"package_states"	is very	similar, but instead of	using an $object, you
       pass in a "Package::Name"

       The "runstate" parameter	allows "RUNSTATE" to be	initialized
       differently at instantiation time. "RUNSTATE", like heaps, are usually
       anonymous hashrefs, but "runstate" may set them to be array references
       or even objects.

       State transitions are not necessarily executed immediately by default.
       Rather, they are	placed in POEs event queue behind any currently
       pending events.	Enabling the "immediate" option	causes state
       transitions to occur immediately, regardless of any queued events.

   goto_state NEW_STATE[, ENTRY_EVENT[,	EVENT_ARGS]]
       goto_state() puts the machine into a new	state.	If an ENTRY_EVENT is
       specified, then that event will be dispatched after the machine enters
       the new state.  EVENT_ARGS, if included,	will be	passed to the entry
       event's handler via "ARG0..$#_".

	 # Switch to the next state.
	 $_[MACHINE]->goto_state( 'next_state' );

	 # Switch to the next state, and call a	specific entry point.
	 $_[MACHINE]->goto_state( 'next_state',	'entry_event' );

	 # Switch to the next state; call an entry point with some values.
	 $_[MACHINE]->goto_state( 'next_state',	'entry_event', @parameters );

   stop
       stop() forces a machine to stop.	 The machine will also stop gracefully
       if it runs out of things	to do, just like POE::Session.

       stop() is heavy-handed.	It will	force resources	to be cleaned up.
       However,	circular references in the machine's "RUNSTATE"	are not	POE's
       responsibility and may cause memory leaks.

	 $_[MACHINE]->stop();

   call_state RETURN_EVENT, NEW_STATE[,	ENTRY_EVENT[, EVENT_ARGS]]
       call_state() is similar to goto_state(),	but it pushes the current
       state on	a stack.  At some later	point, a handler can call
       return_state() to pop the call stack and	return the machine to its old
       state.  At that point, a	"RETURN_EVENT" will be posted to notify	the
       old state of the	return.

	 $machine->call_state( 'return_here', 'new_state', 'entry_event' );

       As with goto_state(), "ENTRY_EVENT" is the event	that will be emitted
       once the	machine	enters its new state.  "ENTRY_ARGS" are	parameters
       passed to the "ENTRY_EVENT" handler via "ARG0..$#_".

   return_state	[RETURN_ARGS]
       return_state() returns to the most recent state in which	call_state()
       was invoked.  If	the preceding call_state() included a return event
       then its	handler	will be	invoked	along with some	optional
       "RETURN_ARGS".  The "RETURN_ARGS" will be passed	to the return handler
       via "ARG0..$#_".

	 $_[MACHINE]->return_state( 'success', @success_values );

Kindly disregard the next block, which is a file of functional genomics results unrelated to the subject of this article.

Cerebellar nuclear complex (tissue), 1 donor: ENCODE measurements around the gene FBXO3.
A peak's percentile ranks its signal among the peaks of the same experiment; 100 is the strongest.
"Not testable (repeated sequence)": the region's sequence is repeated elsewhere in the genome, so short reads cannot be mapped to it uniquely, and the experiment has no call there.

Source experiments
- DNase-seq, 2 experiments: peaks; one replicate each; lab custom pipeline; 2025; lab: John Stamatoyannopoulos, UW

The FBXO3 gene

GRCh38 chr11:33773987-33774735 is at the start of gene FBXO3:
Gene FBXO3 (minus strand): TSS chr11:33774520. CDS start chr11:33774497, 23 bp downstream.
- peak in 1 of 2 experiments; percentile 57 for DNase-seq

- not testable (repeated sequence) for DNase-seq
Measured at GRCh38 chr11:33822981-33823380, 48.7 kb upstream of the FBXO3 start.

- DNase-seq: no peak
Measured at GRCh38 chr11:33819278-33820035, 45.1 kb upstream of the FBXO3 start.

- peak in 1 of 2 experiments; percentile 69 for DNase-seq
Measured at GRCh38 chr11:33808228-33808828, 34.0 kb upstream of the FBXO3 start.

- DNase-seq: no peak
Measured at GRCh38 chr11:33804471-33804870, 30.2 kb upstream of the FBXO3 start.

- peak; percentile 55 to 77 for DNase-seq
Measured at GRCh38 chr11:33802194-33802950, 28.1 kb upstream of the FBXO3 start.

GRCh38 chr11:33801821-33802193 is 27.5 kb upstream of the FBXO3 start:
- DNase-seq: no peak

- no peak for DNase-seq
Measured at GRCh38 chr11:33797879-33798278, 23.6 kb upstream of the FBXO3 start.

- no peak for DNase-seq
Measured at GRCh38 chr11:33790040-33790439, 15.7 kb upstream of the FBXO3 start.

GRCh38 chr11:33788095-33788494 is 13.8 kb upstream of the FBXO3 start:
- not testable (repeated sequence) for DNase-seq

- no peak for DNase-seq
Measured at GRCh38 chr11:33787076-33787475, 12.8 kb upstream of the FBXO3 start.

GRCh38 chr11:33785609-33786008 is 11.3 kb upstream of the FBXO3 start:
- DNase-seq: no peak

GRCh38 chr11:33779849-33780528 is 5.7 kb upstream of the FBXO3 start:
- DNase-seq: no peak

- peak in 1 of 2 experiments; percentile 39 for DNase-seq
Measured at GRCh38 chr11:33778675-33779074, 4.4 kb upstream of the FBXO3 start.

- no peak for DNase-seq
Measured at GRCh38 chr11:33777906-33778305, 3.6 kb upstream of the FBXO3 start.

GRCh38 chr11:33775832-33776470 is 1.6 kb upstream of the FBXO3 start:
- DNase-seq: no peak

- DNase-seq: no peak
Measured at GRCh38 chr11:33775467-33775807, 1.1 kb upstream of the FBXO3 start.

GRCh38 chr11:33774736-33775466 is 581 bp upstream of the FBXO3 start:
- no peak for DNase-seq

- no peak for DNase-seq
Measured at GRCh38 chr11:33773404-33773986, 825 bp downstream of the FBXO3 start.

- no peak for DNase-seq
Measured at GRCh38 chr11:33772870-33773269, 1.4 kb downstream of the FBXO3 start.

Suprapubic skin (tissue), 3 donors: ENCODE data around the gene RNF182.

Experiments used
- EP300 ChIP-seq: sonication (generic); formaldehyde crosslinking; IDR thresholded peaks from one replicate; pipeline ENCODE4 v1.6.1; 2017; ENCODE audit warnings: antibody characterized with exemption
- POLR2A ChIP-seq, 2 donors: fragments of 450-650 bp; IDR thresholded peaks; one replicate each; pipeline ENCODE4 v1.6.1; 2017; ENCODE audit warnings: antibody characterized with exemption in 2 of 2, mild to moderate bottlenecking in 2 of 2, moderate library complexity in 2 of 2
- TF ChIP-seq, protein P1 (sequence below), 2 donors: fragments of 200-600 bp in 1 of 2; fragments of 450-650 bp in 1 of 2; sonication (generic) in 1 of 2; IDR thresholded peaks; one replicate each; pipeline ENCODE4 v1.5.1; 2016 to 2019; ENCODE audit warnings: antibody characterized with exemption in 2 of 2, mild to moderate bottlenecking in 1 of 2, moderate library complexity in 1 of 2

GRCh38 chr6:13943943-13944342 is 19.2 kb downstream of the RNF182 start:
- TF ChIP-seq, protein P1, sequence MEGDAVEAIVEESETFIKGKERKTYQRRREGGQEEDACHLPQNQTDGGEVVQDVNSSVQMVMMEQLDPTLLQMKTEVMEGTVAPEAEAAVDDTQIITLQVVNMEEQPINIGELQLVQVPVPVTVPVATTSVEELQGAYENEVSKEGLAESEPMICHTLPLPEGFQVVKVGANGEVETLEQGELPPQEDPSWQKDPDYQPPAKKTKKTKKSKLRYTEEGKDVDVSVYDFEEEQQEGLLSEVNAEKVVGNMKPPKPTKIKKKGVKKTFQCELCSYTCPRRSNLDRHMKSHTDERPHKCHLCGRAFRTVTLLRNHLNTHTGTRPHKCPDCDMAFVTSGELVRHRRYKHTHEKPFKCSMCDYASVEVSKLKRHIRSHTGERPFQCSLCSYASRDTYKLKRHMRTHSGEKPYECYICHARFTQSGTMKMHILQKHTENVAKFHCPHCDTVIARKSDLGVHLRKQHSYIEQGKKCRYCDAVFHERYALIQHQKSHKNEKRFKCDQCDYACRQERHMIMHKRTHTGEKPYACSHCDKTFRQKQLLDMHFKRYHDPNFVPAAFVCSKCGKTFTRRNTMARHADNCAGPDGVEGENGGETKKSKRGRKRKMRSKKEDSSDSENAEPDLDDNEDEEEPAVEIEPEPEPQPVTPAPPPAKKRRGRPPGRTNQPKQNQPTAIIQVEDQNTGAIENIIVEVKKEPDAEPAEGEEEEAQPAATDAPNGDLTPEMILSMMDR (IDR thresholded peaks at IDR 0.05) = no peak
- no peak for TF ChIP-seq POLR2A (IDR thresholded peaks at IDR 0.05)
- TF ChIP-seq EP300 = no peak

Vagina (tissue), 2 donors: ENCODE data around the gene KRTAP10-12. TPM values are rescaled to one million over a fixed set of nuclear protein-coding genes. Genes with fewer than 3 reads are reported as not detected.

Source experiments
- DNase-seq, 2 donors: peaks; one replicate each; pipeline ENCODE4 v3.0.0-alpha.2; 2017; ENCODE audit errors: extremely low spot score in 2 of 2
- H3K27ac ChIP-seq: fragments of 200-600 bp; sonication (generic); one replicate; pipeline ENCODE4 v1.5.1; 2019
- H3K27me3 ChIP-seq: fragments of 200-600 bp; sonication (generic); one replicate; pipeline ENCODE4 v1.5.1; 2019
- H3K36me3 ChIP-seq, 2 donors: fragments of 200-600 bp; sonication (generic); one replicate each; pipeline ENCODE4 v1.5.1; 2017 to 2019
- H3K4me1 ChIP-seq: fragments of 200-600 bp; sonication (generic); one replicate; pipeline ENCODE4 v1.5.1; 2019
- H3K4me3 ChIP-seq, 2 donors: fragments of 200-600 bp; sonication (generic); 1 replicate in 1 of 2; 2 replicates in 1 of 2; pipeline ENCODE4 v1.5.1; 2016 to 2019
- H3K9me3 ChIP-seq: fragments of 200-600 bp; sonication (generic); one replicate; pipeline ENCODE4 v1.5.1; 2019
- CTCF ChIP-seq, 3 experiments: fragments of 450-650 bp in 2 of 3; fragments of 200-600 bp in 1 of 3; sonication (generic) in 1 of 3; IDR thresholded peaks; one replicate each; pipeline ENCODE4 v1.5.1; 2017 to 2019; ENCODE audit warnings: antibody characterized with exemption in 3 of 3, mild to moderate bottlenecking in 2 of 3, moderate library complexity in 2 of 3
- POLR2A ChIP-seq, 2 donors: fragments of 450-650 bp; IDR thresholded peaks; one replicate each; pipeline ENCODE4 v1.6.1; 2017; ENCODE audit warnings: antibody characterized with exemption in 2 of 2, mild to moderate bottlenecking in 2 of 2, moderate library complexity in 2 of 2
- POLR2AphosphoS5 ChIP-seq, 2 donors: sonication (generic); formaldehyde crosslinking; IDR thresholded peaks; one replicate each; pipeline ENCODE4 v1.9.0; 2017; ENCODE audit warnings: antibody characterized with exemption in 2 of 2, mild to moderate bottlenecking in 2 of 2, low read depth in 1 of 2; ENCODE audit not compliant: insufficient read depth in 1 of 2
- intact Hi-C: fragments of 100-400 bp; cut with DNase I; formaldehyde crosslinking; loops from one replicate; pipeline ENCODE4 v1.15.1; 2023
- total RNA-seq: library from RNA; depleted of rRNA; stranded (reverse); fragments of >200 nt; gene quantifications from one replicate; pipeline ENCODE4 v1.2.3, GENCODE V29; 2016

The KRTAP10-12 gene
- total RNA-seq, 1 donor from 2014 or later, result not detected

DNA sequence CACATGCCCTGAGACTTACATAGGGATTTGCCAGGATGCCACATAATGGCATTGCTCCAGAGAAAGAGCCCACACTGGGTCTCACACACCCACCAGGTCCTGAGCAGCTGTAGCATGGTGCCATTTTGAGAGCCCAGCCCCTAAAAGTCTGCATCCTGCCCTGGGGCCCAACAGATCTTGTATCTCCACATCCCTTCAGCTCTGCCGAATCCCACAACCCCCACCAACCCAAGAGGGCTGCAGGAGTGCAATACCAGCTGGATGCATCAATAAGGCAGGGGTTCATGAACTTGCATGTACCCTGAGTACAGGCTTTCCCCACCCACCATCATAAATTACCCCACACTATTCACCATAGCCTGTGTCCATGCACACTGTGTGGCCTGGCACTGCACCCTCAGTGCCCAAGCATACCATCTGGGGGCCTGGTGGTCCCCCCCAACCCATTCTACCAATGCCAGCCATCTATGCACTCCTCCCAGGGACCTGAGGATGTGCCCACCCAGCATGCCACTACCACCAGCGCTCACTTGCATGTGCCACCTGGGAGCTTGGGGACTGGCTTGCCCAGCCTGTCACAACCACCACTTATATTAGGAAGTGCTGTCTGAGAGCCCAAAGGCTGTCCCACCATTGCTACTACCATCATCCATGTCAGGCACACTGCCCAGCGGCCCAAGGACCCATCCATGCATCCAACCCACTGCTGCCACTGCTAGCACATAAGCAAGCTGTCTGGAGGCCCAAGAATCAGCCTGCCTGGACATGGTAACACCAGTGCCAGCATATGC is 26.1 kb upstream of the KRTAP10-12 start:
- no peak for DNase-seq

Methods that	match POE::Session
       The following methods behave identically	to the ones in POE::Session.

       ID
       option
       postback
       callback

   About new() and create()
       POE::NFA's constructor is spawn(), not new() or create().

PREDEFINED EVENT FIELDS
       POE::NFA's predefined event fields are the same as POE::Session's with
       the following three exceptions.

   MACHINE
       "MACHINE" is equivalent to Session's "SESSION" field.  It holds a
       reference to the	current	state machine, and is useful for calling its
       methods.

       See POE::Session's "SESSION" field for more information.

	 $_[MACHINE]->goto_state( $next_state, $next_state_entry_event );

   RUNSTATE
       "RUNSTATE" is equivalent	to Session's "HEAP" field.  It holds an
       anonymous hash reference	which POE is guaranteed	not to touch.  Data
       stored in "RUNSTATE" will persist between handler invocations.

   STATE
       "STATE" contains	the name of the	machine's current state.  It is	not
       equivalent to anything from POE::Session.

   EVENT
       "EVENT" is equivalent to	Session's "STATE" field.  It holds the name of
       the event which invoked the current handler.  See POE::Session's
       "STATE" field for more information.

PREDEFINED EVENT NAMES
       POE::NFA	defines	four events of its own.	 These events are used
       internally and may not be overridden by application code.

       See POE::Session's "PREDEFINED EVENT NAMES" section for more
       information about other predefined events.

       The events are: "poe_nfa_goto_state", "poe_nfa_push_state",
       "poe_nfa_pop_state", "poe_nfa_stop".

       Yes, all	the internal events begin with "poe_nfa_".  More may be
       forthcoming, but	they will always begin the same	way.  Therefore	please
       do not define events beginning with "poe_nfa_".

SEE ALSO
       Many of POE::NFA's features are taken directly from POE::Session.
       Please see POE::Session for more	information.

       The SEE ALSO section in POE contains a table of contents	covering the
       entire POE distribution.

BUGS
       See POE::Session's documentation.

       POE::NFA	is not as feature-complete as POE::Session.  Your feedback is
       appreciated.

AUTHORS	& COPYRIGHTS
       Please see POE for more information about authors and contributors.

perl v5.24.1			  2015-06-03			   POE::NFA(3)

NAME | SYNOPSIS | DESCRIPTION | PUBLIC METHODS | PREDEFINED EVENT FIELDS | PREDEFINED EVENT NAMES | SEE ALSO | BUGS | AUTHORS & COPYRIGHTS